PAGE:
flexible type tubing) and fishing it thorough from the back side of the
Horizontal stab through the snap bushings. Then feed the trim cable
from the front and slide it into the front of the tube. Push the cable
and pull the tubing at the same rate and the tubing will glide the cable
through the snap bushings out the back side of the HS in perfect
alignment.

Both sides took less than 5 minutes.
Of course it took me an hour to figure this out.....
-Mike Kraus
RV-4 Flying
RV-10 Fuse, wiring, instruments, FWF, whatever sounds like fun each
day.... It all has to get done

--


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bbreckenridge(at)gmail.co
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PostPosted: Thu Feb 02, 2006 5:11 pm    Post subject: Big tip on connecting the elevator trim Reply with quote

"Additonal notes:   I hadn't ordered that new aluminum trim anchor that's been talked about on the list, but after seeing how the angle of the original one is, I would recommend that you buy those well in advance of when you need them.  I would bet they'd be much nicer.  I had to whack mine with a hammer to give them a little less angle so they'd line up better.  I had previously soldered them up to be tougher, so this angle adjustment was even tougher to do now."
 
So, Tim:  Based on your experience with the sledge, do you think it unwise to purchase this beautifully crafted "nut on a plate" that doesn't appear to be easily smacked into a different position?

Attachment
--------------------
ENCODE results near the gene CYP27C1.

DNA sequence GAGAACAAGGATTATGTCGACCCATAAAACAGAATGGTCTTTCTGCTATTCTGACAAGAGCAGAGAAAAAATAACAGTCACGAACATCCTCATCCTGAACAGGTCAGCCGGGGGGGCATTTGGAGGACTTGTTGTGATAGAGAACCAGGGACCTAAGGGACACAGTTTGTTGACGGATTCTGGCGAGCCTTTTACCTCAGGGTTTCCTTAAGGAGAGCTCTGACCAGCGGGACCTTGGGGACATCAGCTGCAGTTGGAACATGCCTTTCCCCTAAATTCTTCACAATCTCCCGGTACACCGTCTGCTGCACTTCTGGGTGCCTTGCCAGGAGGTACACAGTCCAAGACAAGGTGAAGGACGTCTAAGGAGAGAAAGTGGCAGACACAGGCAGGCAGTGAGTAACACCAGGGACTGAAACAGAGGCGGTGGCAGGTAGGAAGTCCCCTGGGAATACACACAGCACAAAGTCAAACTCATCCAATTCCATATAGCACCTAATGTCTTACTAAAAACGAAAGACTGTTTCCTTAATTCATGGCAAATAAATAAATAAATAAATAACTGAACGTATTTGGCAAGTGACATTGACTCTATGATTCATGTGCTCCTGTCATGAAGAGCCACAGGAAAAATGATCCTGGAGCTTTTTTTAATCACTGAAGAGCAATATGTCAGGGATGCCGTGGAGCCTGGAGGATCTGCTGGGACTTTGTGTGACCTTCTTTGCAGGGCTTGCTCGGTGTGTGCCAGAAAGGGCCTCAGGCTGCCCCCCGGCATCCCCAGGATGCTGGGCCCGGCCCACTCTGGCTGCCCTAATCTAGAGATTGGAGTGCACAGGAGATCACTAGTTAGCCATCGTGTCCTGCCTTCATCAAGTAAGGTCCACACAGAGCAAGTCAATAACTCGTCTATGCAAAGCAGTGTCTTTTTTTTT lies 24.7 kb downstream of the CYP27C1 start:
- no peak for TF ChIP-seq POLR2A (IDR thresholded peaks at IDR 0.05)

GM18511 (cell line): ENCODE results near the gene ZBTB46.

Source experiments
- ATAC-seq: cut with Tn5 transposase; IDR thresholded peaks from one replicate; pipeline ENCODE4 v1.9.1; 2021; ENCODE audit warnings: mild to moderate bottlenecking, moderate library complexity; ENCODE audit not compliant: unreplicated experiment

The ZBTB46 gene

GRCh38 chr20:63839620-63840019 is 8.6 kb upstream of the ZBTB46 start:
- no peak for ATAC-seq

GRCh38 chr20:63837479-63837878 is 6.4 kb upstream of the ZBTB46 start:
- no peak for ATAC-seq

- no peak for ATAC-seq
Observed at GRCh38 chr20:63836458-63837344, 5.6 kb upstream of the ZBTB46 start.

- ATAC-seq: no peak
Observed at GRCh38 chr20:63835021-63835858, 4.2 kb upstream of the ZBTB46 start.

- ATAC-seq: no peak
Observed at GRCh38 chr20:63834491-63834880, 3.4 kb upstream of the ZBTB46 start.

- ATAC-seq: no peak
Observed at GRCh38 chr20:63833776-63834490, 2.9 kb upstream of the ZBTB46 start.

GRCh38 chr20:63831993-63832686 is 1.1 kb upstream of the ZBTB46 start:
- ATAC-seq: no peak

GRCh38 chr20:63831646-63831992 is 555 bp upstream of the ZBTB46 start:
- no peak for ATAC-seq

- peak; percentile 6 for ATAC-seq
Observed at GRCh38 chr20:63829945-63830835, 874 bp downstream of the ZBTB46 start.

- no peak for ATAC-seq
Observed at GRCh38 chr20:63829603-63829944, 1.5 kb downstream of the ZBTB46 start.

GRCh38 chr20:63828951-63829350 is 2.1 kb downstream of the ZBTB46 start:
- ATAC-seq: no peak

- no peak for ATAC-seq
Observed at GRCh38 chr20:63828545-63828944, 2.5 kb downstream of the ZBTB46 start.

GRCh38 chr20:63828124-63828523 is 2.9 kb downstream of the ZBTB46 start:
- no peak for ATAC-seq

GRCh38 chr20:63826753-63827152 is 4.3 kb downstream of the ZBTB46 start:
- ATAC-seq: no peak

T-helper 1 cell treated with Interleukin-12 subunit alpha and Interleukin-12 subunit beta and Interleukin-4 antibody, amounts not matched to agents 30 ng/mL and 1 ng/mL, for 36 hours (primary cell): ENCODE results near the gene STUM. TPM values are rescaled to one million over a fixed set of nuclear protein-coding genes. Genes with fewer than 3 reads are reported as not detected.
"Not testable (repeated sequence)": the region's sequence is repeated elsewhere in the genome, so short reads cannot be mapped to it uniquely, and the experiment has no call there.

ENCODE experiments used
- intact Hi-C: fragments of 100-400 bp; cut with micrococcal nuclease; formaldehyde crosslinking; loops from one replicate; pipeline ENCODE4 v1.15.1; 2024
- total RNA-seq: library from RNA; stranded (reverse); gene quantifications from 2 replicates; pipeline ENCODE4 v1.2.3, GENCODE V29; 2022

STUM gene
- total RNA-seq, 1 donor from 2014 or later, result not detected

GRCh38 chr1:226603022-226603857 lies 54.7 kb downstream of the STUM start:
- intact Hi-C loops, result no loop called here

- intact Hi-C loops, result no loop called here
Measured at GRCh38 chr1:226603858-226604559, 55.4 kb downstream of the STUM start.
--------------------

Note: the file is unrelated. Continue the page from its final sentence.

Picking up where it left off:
Bruce
40018


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Tim(at)MyRV10.com
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PostPosted: Thu Feb 02, 2006 8:06 pm    Post subject: Big tip on connecting the elevator trim Reply with quote

No, based on my experience, I think that the people that said "the
nut angle at 25 degreess is too much and it needs to be 15 degrees"
is correct, and I believe it would be best to purchase the beautifully
crafted "nut on a plate". I think that would give superior
results. In my case, I put together the steel one that will rust
eventually, and when I want to re-do it I'll have to buy a new
plate and the new nut type. If a builder did it with the new
nut, the worst that would happen is they'd have to buy a new
set of plates and use the original van's nut that came with the kit.
Better to do it the best way first....unlike what I ended up
doing.

Tim Olson -- RV-10 #40170
Current section: Final Assembly
DO NOT ARCHIVE
bruce breckenridge wrote:
Quote:
"Additonal notes: I hadn't ordered that new aluminum trim anchor
that's been talked about on the list, but after seeing how the angle of
the original one is, I would recommend that you buy those well in
advance of when you need them. I would bet they'd be much nicer. I had
to whack mine with a hammer to give them a little less angle so they'd
line up better. I had previously soldered them up to be tougher, so
this angle adjustment was even tougher to do now."

So, Tim: Based on your experience with the sledge, do you think it
unwise to purchase this beautifully crafted "nut on a plate" that
doesn't appear to be easily smacked into a different position?

Bruce
40018